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Athletics: Winter 2009
Author: Kathryn Kirkland
Posted: January 20, 2009

He has it all taped up

AS FANS WATCHED Kerri Walsh play Olympic beach volleyball this past summer in Beijing, many wondered what the black thing on her shoulder was: a tattoo, an advertisement?

NBC let us know that it was elastic Kinesio Tape, a sports medicine technique to support her shoulder following recent rotator cuff surgery.

The world is now aware of Kinesio taping, but Jim Wallis (shown here with PSU-winning volleyball player Erica Jepsen), PSU's head athletic trainer, has known about it for more than a decade. In fact, Wallis is an internationally recognized expert in the special taping technique used to reduce pain and inflammation and enhance muscle function and joint movement.

Back in 1994, Wallis made a presentation in Japan about athletic training in the United States. While there he heard about Dr. Kenzo Kase and his development of the Kinesio taping technique. Kase, in turn, heard about Wallis and asked him to help introduce the new technique and tape in the United States.

A friendship and partnership was born, and together they wrote Clinical Therapy Applications for the Kinesio Taping Method, which has sold 16,600 copies and is used in most of the 68 countries where athletic trainers and other health professionals have adopted the technique.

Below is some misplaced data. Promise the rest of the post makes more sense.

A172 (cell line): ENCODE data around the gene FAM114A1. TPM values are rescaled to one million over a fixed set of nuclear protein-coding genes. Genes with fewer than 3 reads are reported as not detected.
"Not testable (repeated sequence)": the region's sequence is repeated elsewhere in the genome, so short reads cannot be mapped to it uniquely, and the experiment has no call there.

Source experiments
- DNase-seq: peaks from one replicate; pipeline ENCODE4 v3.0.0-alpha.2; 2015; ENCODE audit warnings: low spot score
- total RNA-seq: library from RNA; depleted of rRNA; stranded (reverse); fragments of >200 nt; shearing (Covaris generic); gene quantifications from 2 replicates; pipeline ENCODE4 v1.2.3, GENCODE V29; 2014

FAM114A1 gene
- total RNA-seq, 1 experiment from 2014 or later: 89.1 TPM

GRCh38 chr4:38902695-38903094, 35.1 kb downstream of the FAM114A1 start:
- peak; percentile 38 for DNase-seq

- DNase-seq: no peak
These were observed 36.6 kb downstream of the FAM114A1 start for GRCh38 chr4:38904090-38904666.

Since then, Wallis has been involved in training all of the 35 or so active Kinesio method teachers in the U.S., and every year he conducts a training workshop with the Japan Athletic Training Association for Certification at Portland State.

KINESIO TAPING is a "very different way to use tape," says Wallis. "It's elastic tape and when applied to the skin, it creates tension and stimulation that the body reacts to while healing. It's designed to mimic your skin."

The tape technique does not replace medicine for pain and inflammation, says Wallis, but it does allow therapists to use less of those drugs.

As a student at Washington State University many years ago, Wallis chose sports training because it combined his interest in medicine with his passion for sports. He had no idea that this would lead to him becoming an international expert and author.

Although Wallis has never met Olympic star Kerri Walsh, he was on hand to tape members of the winning U.S. Olympic fencing team at a pre-Olympics Pan Am Championships held in Mexico in July.

Volleyball wins Big Sky

The Portland State volleyball team won the Big Sky Championship and played in the NCAA Division I tourney for the first time in school history. The women lost in the first round, but finished the year at 20-9, the program's fourth straight 20-win season. Team members (left to right) Christie Hamilton, Lana Zielke, and Nique Fradella celebrate.

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